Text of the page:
Matt Riddett grew up to be the chef he is today thanks, in part, to watching his parents raise a variety of vegetables in their back yard garden. He didn’t realize it at the time, but the experience gave him an appreciation for growing food, harvesting it at the peak of quality and putting it to use in the kitchen. “I subconsciously learned about good food and eating fresh,” he says.
It made a lasting impression. Riddett, 37, is the executive chef for the brewpub at Empire Brewing Company in downtown Syracuse, a position he has held since 2010. The brewpub is essentially a big tavern, with an open kitchen, lively atmosphere and more than 150 seats. The scent of beer permeates the place — no surprise, given the tall copper and stainless steel brewing equipment that looms large over the bar and dining areas. This is where Empire brewed the majority of its beers before the Empire Farm Brewery, New York’s largest farm brewery, opened in Cazenovia last year.
What sets Empire apart from other restaurants with pub menus is its focus on local ingredients — and food designed to complement beer made with local ingredients. The menu features a half-dozen burgers, including several made with local grassfed beef, a local pork burger and a local elk burger. Empire’s local partners include Cafe Kubal (their locally roasted coffee even makes its way into some beers), Meadows Farm, Dinosaur Bar-B-Que, Gianelli Sausage, Beak and Skiff, Critz Farms, Queensboro Dairy, Life of Reilley Distilling and Wine Co., and others.
Greyrock Farm, of Cazenovia, will supply some of the produce used this season at the brewpub downtown (as well as the restaurant at the farm brewery) and a garden to be planted at the farm brewery will also supply both restaurants with a stream of salad greens, tomatoes, squashes and more come summertime. Right now, Riddett says, it’s a waiting game. He loves to visit the Central New York Regional Market most Saturdays to see what’s available and what’s new, locally, to supplement what he already has at hand.
Riddett got his start in the restaurant business after a brief stint studying engineering in college. He was working as a landscaper, and when fall came and that work dried up, he got a job in the kitchen at the Blarney Stone, on Syracuse’s Tipperary Hill. He liked the work and the pace of it and eventually enrolled at New England Culinary Institute, where he polished his skills in the school’s restaurant and bakery. He moved to California for a couple years, and worked as a chef at several restaurants in the Livermore Valley, a wine district about 40 miles east of San Francisco noted for both wine and gourmet cuisine utilizing local ingredients.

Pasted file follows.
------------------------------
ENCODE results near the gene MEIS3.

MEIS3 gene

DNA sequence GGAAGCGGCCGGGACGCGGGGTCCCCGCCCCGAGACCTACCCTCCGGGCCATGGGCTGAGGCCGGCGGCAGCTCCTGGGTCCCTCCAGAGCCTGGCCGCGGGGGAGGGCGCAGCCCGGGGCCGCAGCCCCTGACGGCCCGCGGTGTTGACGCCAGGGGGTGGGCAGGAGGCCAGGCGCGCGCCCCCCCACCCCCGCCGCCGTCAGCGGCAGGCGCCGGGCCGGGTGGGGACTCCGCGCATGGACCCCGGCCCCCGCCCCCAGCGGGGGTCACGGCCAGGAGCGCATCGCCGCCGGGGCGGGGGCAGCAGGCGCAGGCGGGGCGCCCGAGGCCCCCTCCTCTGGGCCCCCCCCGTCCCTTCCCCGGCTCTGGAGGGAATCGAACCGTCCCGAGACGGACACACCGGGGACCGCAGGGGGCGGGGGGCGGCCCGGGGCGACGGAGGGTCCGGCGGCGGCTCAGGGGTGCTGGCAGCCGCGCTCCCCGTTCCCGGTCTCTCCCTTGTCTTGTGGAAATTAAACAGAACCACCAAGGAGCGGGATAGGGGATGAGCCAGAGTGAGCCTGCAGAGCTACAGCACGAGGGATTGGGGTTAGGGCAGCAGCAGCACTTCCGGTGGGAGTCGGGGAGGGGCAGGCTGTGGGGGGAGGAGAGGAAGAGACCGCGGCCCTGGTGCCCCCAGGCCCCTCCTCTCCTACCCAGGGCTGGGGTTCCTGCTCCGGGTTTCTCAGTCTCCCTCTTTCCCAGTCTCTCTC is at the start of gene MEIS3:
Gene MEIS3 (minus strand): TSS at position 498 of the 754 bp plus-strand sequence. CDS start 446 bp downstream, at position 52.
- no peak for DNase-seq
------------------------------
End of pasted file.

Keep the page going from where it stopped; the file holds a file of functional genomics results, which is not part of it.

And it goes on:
“It was a great experience,” Riddett recalls, “but all of my family is here.”
Riddett has worked at a host of restaurants in Central New York, including the Brewster Inn, Lemon Grass, Mirbeau Inn and Spa and the Sherwood Inn. It was “luck,” he says, that brought him to Empire Brewing Company. A friend and fellow chef interviewed for the head chef position, but ended up taking a job out of state. He suggested that Riddett apply for the job. “I just kind of fell into it,” Riddett says. “I was into the local thing and they were into the local thing. It became a perfect fit.”
Almost seven years after hiring him, Empire founder David Katleski remains impressed with his choice for brewpub chef. “When you talk to chefs and meet and interview them, you want to make sure their egos don’t get in way of business direction,” he says. “Matt shares our vision and goals for beer and food focusing on local ingredients. It has been a great partnership from the day he started.”
Riddett tweaks the menu at the Empire brewpub a couple times a year, but never so it strays noticeably from its eclectic mix of pub favorites, including soups and chilis, salads, sandwiches, burgers and Tex-Mex and New Orleans-flavored fare, like fajitas, quesadillas, burritos, gumbo and jambalaya. He’s always on the lookout for ways to work Empire’s beers into the food, from adding Empire ale to the batter used on the haddock for fish and chips, to braising short ribs in brown ale, to making cupcakes flavored with Local Grind, Empire’s collaboration brew with Cafe Kubal.
“Cooking with beer is trending everywhere in restaurants right now,” Riddett says.
In his leisure time, Riddett likes to give back to the community by participating in events like the Signature Chefs Auction, a fundraiser for the March of Dimes, and Philanthropic Foodies, a culinary showcase with several local beneficiaries.
And his own garden is calling. Riddett’s 40-by-20-foot happy place will give him and his family produce into late fall, including peas, lettuces, tomatoes, peppers, fennel, okra, carrots, edamame, ground cherries, turnips, beets and more. First up are rhubarb and ramps.
The Empire Brewing Company brewpub is at 120 Walton St., in Armory Square. The brewpub is open daily for lunch and dinner (and Sunday brunch). For information, call 315-475-2337. The restaurant at the Empire Farm Brewery is open Thursday to Sunday and has its own menu. For information on both locations, visit https://empirebrew.com.